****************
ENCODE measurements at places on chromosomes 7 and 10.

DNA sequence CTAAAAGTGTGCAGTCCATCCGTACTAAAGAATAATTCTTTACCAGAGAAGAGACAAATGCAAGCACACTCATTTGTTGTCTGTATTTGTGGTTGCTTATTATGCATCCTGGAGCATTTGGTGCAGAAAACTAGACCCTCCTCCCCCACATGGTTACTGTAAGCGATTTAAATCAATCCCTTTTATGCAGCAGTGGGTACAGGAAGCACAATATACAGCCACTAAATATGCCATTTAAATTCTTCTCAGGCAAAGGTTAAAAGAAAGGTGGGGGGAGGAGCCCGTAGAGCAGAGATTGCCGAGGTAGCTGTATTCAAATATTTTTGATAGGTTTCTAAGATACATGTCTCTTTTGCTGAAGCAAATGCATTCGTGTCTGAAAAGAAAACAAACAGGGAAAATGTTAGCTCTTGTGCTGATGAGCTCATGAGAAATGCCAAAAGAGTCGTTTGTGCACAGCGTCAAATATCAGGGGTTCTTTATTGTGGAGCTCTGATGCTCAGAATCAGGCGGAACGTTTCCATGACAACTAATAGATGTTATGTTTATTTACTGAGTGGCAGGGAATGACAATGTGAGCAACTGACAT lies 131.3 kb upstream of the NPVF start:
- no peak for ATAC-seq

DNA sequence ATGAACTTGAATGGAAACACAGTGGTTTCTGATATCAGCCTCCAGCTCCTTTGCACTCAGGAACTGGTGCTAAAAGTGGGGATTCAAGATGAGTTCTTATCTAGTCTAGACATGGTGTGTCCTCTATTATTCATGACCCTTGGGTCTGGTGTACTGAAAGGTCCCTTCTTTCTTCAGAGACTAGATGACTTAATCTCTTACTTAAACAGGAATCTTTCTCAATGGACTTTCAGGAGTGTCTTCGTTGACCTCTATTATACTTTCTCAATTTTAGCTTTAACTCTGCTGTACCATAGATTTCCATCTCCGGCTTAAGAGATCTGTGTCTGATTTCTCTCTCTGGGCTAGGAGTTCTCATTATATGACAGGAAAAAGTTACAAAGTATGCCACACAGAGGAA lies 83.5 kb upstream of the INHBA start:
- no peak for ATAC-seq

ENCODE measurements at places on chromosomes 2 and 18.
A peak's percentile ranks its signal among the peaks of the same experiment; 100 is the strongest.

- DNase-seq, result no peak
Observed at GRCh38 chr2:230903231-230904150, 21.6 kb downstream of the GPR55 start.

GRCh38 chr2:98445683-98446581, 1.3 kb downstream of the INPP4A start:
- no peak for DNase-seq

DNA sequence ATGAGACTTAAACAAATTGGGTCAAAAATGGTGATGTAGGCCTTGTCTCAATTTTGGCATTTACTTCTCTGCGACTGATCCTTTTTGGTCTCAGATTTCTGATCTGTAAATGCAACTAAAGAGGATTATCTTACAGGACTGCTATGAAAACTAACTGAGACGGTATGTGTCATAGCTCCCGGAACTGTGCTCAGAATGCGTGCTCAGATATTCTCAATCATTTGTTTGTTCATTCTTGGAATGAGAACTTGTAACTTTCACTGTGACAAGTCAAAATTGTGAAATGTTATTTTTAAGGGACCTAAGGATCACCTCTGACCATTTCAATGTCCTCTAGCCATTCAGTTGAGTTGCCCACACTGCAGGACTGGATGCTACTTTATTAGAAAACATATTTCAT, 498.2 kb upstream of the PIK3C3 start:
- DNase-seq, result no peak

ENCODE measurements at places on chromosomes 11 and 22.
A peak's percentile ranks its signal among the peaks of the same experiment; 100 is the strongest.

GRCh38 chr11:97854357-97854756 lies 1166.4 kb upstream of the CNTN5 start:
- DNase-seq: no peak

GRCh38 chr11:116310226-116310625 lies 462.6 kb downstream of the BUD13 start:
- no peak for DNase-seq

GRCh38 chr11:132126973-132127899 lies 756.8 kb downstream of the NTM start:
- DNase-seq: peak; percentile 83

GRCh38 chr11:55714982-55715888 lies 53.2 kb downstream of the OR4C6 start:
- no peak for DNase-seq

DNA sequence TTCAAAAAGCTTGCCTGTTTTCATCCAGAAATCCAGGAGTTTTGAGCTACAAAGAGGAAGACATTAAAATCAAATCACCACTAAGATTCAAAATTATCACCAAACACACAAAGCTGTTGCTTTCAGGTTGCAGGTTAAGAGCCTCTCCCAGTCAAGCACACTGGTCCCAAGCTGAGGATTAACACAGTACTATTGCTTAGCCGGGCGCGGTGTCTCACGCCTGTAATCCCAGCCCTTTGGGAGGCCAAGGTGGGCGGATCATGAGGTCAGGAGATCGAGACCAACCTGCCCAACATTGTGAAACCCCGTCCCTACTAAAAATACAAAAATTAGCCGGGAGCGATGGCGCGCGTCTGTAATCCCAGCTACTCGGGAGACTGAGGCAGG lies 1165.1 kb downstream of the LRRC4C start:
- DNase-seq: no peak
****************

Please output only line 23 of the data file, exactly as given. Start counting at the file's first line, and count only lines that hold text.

- no peak for DNase-seq